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How to Win a Fight

When a fight picks you, our self-defense expert's moves will put an end to it—and possibly save your life.

No matter how many Jason Statham movies you’ve seen or Tapout shirts you own, you never quite know how you’re going to react in a fight until the situation arises. Martial arts expert and self-defense instructor Alan Condon of Empire Martial Arts has spent more than 30 years preparing for just about any such situation. He teaches SWAT teams and New York State troopers how to handle gnarly altercations, so we presented him with six common scenarios and he gave us some info about how to get out of them with your pride and, more importantly, yourself intact.

Editor’s note: This article is meant to be informative. It is not a replacement for real self-defense instruction. The best defense is to avoid a conflict altogether.

Scenario 1: A good ol’-fashioned fistfight

WHAT NOT TO DO
You never know what strike is going to knock someone out, so if it’s clear that you’re in danger, don’t wait for them to hit you. If they do strike first, it’s OK to flinch, but don’t turn away from the action. Also, don’t pull anything fancy. It’s a major fallacy that there are points where you can hit a guy that will automatically knock him out. Some people might have severe pain tolerances. Some people might just be whacked out.

WHAT TO DO
Once the flinch reflex has passed, go forward and start hitting, immediately. Overwhelming force is normally going to win the day. You want to land as many strikes as possible, whether they're headbutts, punches, elbows, knees, or whatever your instincts tell you to do. You can think about knocking on a door, only in an aggressive way. Don’t stop hitting until you’re sure the threat is neutralized and you feel that you can get away safely. The last thing you want to do is stop striking and go back to square one.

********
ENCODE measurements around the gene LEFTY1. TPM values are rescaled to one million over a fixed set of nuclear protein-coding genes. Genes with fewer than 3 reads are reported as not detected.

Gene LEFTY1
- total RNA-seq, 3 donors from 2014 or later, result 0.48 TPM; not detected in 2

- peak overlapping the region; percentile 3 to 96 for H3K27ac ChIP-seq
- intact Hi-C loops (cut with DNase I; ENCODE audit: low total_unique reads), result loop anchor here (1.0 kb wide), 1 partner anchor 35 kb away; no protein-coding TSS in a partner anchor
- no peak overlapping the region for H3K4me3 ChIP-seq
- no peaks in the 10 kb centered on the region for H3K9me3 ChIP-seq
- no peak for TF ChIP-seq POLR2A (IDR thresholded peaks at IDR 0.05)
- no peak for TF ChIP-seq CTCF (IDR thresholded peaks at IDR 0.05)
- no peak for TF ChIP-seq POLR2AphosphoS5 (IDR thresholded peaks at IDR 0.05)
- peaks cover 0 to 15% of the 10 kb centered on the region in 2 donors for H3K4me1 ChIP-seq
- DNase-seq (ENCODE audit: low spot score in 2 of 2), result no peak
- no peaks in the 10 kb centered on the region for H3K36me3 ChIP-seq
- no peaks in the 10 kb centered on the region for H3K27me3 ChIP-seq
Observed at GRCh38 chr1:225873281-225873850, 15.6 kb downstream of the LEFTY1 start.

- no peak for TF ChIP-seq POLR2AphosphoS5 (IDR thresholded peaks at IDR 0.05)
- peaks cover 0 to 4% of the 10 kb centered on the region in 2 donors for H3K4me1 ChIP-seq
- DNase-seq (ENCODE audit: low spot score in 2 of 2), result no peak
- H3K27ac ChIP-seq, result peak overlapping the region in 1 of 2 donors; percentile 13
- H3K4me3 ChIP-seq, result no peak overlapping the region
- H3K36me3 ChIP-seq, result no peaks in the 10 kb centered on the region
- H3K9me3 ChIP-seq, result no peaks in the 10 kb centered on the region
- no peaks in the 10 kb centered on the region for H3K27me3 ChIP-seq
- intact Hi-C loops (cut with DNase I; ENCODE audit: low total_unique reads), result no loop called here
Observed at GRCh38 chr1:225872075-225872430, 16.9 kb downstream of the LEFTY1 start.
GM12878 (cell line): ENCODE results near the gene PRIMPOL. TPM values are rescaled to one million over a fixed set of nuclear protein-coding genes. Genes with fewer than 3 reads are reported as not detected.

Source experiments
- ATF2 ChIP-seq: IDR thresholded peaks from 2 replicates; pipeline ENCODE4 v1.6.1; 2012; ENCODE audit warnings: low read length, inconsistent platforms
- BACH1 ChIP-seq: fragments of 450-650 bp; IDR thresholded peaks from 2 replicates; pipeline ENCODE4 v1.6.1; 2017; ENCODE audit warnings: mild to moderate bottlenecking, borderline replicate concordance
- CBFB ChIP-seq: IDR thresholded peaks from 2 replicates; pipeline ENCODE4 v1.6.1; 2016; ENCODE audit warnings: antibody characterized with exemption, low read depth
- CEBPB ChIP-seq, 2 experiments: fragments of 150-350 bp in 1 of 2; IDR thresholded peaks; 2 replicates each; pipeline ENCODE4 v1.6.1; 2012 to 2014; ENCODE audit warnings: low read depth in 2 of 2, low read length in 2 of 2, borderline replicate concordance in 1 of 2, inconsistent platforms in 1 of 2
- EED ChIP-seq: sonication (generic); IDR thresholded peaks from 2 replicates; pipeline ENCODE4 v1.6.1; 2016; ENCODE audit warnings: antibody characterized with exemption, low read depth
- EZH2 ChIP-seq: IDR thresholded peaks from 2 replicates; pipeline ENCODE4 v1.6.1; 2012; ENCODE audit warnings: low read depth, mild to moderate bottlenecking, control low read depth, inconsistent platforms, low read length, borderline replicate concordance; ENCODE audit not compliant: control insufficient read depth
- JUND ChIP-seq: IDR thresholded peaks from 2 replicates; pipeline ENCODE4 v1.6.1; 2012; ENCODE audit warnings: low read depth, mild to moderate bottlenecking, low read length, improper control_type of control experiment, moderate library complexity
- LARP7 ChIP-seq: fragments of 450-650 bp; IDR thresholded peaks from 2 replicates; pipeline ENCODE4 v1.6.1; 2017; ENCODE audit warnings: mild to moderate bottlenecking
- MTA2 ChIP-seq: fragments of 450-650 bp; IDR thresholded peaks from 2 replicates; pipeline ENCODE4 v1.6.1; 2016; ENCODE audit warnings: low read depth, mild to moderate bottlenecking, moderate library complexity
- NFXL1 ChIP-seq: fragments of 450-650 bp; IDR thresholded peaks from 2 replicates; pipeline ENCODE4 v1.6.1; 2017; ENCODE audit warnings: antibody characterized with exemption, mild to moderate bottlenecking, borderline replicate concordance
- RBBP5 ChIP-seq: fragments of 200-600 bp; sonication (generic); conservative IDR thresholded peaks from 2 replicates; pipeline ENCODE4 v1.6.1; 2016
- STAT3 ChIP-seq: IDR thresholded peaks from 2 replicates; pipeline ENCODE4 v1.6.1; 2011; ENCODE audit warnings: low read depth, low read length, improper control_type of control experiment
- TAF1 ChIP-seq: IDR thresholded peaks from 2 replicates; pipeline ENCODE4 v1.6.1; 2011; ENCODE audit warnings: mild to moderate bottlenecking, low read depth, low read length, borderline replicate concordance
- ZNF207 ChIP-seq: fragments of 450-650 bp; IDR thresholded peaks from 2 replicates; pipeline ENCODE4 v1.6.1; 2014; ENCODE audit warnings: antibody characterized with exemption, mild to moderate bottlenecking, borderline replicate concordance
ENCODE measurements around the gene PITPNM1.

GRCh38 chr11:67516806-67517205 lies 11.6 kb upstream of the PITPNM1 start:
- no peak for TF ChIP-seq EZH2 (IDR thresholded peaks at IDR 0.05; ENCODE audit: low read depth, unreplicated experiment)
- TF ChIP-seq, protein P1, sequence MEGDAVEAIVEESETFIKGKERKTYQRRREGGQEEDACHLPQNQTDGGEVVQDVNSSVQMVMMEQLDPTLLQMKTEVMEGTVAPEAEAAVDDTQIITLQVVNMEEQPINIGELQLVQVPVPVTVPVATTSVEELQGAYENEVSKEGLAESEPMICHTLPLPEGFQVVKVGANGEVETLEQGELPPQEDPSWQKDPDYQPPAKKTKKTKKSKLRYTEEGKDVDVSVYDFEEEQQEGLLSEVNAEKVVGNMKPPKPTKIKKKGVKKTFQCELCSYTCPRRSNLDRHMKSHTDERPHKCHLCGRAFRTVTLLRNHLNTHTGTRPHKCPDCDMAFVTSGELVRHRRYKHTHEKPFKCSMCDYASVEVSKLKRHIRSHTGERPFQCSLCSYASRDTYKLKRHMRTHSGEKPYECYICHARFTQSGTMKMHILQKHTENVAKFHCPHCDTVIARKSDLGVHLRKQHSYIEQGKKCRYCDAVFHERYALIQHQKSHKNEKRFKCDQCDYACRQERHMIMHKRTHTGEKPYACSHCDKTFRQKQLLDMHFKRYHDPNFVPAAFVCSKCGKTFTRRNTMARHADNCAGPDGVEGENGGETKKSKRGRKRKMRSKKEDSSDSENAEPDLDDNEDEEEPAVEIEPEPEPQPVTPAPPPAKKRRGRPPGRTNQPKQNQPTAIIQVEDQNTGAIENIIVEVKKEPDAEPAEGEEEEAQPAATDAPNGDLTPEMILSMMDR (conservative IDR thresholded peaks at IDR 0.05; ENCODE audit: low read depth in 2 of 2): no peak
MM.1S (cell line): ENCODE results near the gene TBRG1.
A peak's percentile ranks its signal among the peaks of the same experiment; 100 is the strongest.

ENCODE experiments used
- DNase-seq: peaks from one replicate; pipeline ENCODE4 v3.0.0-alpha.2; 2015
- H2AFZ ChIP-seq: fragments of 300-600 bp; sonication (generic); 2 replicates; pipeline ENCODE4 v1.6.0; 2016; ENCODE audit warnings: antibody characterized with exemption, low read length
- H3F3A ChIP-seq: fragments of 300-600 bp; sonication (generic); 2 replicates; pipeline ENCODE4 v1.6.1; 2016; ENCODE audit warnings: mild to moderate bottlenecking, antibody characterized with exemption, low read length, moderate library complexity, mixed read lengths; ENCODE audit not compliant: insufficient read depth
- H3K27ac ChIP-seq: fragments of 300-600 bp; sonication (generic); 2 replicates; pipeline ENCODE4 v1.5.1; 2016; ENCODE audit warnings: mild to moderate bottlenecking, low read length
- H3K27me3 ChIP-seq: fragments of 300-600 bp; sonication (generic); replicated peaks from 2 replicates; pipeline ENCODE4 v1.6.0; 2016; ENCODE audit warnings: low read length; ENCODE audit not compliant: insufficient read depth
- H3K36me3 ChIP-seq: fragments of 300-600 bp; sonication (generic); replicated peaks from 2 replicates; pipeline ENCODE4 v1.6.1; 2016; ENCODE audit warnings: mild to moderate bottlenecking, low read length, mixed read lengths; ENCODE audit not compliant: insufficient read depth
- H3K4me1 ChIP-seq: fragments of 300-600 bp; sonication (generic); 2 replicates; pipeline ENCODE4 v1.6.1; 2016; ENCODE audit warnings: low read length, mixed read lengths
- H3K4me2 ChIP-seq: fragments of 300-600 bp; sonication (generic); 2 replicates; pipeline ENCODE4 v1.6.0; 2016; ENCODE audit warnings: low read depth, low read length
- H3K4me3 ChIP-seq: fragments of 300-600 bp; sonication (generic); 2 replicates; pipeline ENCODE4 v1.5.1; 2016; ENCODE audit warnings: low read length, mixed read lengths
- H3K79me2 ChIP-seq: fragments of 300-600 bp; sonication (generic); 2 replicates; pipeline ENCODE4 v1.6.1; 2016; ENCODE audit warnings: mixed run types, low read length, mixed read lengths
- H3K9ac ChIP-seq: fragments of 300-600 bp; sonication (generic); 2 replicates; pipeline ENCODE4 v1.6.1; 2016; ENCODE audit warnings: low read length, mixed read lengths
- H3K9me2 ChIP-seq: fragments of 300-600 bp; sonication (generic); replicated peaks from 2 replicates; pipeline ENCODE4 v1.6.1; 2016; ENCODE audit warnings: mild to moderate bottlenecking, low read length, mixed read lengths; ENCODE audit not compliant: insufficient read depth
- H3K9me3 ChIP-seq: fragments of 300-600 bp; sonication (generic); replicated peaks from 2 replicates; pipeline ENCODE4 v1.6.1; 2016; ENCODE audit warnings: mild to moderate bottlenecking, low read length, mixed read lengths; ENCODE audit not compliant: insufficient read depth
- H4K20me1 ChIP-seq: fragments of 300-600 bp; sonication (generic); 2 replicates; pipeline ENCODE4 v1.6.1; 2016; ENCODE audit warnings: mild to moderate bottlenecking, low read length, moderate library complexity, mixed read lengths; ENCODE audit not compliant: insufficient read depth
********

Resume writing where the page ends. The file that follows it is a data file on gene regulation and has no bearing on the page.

Scenario 2: A rear chokehold

WHAT NOT TO DO
Movies and martial arts magazines always show people bending at the hip and throwing the person over. A lot of the time, what that will do is either make the choke tighter or just drag the person right down on top of you. If you’re in an environment where you don’t have much room to move, your surroundings could also restrict you. Trying to lean away from them is just going to tighten the choke like a zip tie or a noose.

WHAT TO DO
Turn with the choke. If they’re grabbing your head and twisting, you want to go with it and try to address the immediate threat, which is the fact that your blood flow and oxygen are being restricted. Grab the arm that’s around your neck and start to try and create a little bit of space between you and your attacker. You want just enough that you can start using your body offensively—we call this using combatives. Headbutts are good in this situation. Kicks to the groin will also work.

Your ultimate goal is to escape the situation, but you don’t want to leave the attacker standing. If this person grabs you once, they’re going to feel confident grabbing you again and if you step back from them and give them time, they may use it to pull a weapon.

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